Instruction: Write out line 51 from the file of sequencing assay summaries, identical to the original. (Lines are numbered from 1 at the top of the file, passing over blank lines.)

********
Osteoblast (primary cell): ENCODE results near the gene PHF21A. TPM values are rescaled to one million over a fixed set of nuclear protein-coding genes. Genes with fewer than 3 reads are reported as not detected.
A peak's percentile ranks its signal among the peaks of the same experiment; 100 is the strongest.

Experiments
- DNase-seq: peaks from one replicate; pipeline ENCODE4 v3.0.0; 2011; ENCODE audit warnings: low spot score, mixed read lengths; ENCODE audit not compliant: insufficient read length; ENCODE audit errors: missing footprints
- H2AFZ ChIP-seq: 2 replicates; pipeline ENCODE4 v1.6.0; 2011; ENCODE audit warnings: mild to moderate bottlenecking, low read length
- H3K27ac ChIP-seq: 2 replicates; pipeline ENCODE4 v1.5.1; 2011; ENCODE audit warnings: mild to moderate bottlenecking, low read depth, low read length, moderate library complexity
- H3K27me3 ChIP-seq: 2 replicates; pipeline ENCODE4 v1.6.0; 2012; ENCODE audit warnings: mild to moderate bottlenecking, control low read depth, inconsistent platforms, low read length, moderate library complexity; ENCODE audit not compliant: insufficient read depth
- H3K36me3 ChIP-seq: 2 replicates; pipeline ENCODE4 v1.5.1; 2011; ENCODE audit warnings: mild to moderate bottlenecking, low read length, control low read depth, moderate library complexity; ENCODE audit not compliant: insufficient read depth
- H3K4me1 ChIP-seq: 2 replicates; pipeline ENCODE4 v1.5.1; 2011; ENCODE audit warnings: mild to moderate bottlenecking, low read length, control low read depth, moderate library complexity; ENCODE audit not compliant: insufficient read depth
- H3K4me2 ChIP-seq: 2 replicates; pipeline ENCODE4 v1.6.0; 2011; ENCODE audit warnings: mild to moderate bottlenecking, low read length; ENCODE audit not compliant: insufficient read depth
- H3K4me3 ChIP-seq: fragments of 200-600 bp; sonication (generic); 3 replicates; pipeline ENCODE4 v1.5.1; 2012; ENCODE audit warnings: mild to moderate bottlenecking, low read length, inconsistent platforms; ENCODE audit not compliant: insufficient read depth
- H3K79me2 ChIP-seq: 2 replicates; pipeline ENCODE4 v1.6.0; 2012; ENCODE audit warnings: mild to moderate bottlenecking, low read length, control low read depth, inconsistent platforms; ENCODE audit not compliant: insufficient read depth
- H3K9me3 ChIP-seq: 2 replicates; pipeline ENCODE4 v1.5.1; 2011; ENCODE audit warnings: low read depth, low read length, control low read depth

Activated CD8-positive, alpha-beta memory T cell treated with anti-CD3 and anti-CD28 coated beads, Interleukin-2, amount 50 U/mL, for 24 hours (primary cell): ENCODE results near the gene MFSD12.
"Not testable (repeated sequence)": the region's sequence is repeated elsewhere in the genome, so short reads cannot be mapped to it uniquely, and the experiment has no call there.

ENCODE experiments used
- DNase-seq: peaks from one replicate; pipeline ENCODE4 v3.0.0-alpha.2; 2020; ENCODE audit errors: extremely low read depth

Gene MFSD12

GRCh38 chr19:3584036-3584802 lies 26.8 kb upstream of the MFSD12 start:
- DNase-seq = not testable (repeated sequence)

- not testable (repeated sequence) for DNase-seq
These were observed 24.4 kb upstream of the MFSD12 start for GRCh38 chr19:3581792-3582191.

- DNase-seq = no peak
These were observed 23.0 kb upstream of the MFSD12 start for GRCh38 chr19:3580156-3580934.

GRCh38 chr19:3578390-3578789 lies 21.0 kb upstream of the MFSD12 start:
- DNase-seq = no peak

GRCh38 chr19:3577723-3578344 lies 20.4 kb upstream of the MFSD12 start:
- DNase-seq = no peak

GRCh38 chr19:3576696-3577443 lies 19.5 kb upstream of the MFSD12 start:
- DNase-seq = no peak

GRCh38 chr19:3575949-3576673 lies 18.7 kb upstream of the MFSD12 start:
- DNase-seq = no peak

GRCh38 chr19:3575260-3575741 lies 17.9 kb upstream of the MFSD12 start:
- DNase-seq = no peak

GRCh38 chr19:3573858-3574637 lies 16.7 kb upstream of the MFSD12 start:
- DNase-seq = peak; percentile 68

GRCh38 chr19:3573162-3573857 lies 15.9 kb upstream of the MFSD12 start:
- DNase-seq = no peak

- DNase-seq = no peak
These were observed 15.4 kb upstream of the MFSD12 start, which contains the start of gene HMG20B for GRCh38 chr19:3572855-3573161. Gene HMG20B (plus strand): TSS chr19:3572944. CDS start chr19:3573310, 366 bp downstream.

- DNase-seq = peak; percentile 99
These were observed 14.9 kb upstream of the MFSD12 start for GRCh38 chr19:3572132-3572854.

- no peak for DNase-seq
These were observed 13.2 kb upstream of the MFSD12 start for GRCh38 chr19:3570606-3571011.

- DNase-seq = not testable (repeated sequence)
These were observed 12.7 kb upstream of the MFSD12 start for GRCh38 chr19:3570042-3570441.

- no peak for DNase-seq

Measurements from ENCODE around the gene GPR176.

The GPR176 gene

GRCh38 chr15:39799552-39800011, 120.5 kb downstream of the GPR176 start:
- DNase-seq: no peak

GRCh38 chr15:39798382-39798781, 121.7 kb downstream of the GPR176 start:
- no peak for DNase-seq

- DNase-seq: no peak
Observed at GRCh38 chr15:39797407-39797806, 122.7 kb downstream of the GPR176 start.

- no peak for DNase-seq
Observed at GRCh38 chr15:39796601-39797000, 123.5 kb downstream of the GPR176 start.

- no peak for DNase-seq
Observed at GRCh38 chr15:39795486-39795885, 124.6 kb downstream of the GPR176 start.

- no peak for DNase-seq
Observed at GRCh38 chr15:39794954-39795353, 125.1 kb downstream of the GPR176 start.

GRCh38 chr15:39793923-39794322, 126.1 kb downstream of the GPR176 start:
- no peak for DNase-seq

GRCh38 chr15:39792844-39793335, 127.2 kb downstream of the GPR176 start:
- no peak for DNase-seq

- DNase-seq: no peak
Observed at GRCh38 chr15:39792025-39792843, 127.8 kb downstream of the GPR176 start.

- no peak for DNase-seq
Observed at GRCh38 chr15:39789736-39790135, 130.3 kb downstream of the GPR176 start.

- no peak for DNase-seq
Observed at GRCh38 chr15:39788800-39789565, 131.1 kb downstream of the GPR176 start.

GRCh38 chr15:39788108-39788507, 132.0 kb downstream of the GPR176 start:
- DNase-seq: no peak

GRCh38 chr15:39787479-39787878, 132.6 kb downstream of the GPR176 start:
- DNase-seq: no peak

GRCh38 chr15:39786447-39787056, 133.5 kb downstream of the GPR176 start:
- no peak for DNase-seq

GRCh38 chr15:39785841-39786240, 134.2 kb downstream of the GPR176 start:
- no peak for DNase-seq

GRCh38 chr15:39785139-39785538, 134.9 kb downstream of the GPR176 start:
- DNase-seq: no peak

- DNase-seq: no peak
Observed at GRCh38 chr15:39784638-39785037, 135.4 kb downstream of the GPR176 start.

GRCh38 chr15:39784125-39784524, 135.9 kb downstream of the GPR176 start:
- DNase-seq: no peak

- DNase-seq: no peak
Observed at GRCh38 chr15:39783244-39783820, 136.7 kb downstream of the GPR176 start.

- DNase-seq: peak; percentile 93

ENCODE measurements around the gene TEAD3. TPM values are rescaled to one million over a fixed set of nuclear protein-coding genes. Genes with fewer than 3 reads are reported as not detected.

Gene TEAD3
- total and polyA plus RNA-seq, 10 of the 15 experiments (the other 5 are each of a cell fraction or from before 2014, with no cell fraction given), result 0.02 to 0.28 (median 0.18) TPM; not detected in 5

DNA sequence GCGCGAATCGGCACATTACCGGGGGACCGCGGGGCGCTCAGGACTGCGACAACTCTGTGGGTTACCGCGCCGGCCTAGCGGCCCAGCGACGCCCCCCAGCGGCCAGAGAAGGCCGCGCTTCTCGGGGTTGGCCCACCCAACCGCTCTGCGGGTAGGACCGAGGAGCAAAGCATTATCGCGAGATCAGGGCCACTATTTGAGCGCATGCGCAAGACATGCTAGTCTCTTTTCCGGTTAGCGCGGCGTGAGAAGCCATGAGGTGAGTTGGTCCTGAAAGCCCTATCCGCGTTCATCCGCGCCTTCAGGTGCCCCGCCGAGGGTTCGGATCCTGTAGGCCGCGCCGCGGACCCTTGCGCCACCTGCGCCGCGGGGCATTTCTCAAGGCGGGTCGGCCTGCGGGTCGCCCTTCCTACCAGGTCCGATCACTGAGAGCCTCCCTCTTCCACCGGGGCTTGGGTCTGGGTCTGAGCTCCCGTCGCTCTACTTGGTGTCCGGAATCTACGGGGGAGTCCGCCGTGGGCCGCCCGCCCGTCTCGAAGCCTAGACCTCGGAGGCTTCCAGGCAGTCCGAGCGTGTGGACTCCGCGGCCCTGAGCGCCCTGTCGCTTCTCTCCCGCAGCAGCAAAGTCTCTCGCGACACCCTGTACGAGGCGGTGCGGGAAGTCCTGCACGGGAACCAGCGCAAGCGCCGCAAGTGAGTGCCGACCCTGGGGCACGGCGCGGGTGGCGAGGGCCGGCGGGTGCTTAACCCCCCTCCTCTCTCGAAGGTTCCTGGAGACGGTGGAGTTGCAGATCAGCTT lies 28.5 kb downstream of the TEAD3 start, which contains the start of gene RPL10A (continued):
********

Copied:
- DNase-seq: no peak